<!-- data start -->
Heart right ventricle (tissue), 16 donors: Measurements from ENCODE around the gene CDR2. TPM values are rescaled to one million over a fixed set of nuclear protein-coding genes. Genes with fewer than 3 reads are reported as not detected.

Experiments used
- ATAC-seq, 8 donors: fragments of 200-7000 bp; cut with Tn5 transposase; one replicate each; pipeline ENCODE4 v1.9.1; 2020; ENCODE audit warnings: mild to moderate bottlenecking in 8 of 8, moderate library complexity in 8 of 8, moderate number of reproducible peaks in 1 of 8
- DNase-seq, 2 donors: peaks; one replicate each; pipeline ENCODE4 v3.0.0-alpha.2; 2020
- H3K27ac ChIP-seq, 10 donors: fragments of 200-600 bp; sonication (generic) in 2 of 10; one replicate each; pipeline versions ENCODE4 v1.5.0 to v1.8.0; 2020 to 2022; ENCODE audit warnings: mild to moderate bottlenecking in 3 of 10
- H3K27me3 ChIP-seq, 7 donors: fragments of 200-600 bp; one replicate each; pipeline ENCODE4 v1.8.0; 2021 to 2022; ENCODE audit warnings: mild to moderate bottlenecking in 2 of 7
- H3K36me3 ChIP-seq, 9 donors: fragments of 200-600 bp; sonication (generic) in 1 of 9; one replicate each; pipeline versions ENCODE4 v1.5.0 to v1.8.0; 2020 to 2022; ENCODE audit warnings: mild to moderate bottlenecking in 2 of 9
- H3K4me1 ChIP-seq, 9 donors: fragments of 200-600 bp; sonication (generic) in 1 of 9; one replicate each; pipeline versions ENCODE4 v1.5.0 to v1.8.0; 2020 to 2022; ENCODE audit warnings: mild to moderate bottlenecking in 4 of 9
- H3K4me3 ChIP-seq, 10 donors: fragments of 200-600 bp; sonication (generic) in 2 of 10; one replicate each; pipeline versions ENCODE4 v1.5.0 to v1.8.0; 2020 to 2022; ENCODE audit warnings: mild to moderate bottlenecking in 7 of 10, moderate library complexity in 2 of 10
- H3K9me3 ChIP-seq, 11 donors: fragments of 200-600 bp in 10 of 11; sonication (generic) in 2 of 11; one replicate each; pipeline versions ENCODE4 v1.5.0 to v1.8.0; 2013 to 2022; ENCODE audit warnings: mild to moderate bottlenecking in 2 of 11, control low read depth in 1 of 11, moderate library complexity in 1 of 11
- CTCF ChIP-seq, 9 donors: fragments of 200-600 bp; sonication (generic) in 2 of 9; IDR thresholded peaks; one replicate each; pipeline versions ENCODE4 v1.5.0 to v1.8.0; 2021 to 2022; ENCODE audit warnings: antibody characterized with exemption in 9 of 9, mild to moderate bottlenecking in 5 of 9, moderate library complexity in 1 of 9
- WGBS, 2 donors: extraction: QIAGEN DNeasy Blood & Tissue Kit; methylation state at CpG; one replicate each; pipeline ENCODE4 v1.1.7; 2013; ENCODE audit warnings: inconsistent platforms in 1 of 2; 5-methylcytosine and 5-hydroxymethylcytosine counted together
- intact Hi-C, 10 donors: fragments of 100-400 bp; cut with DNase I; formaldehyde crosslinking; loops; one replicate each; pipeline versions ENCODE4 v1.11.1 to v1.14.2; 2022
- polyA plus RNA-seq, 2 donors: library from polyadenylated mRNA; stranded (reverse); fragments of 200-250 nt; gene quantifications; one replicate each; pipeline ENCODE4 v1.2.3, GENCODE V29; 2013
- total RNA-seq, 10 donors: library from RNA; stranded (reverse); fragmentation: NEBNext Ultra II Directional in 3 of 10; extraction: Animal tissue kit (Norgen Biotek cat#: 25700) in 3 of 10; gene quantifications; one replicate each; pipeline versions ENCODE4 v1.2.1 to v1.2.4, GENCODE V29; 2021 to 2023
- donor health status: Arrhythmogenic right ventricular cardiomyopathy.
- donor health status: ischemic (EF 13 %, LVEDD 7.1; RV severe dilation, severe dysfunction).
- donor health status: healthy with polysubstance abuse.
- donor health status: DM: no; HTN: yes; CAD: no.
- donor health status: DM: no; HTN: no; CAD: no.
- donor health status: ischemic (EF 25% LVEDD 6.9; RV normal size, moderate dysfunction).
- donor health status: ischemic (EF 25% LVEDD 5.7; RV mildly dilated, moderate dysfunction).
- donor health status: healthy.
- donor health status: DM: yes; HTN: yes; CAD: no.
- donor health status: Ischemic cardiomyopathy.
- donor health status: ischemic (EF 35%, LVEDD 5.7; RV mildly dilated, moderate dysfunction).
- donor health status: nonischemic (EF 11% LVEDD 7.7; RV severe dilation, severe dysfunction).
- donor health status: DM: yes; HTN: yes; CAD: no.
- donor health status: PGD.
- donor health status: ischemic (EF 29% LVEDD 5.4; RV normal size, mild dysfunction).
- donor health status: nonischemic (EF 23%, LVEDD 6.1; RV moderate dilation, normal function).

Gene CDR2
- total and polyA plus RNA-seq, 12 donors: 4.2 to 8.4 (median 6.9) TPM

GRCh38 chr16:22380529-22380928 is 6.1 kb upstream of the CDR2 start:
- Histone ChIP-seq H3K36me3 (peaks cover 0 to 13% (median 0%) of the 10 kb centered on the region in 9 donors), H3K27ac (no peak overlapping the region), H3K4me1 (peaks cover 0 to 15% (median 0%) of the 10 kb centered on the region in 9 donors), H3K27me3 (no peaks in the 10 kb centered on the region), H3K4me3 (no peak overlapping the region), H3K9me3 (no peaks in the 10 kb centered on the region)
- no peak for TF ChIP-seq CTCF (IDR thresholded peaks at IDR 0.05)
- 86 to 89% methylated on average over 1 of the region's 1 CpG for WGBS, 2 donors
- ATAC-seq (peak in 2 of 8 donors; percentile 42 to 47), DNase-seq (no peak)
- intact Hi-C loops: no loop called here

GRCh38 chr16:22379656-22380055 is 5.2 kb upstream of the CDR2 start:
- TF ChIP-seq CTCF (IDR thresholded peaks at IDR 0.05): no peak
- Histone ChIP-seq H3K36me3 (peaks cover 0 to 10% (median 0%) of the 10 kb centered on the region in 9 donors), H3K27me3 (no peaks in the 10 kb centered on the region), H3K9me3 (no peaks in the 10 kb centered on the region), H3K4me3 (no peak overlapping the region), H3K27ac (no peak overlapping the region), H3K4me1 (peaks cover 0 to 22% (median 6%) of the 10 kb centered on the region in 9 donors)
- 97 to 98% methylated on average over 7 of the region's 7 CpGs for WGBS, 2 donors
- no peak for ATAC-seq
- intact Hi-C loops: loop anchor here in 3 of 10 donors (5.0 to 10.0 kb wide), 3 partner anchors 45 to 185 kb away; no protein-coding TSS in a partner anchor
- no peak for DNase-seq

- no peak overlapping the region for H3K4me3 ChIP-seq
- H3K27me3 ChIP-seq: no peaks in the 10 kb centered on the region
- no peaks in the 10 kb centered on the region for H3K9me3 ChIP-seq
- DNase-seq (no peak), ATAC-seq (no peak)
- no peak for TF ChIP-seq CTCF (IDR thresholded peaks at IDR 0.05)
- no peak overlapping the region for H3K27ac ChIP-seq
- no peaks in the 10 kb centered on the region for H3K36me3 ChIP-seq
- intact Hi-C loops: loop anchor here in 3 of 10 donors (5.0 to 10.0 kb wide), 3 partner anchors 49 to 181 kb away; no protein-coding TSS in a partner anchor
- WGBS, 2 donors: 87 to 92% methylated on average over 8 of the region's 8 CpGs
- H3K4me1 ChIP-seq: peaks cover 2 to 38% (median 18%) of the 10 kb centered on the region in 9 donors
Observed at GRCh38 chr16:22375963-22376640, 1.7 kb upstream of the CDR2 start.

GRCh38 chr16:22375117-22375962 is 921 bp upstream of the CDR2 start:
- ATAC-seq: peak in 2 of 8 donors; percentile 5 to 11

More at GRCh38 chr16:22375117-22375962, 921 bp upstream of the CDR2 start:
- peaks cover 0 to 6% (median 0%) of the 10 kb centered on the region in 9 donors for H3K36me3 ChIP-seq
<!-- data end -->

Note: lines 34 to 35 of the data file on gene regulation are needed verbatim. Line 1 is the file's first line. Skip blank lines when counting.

GRCh38 chr16:22380529-22380928 is 6.1 kb upstream of the CDR2 start:
- Histone ChIP-seq H3K36me3 (peaks cover 0 to 13% (median 0%) of the 10 kb centered on the region in 9 donors), H3K27ac (no peak overlapping the region), H3K4me1 (peaks cover 0 to 15% (median 0%) of the 10 kb centered on the region in 9 donors), H3K27me3 (no peaks in the 10 kb centered on the region), H3K4me3 (no peak overlapping the region), H3K9me3 (no peaks in the 10 kb centered on the region)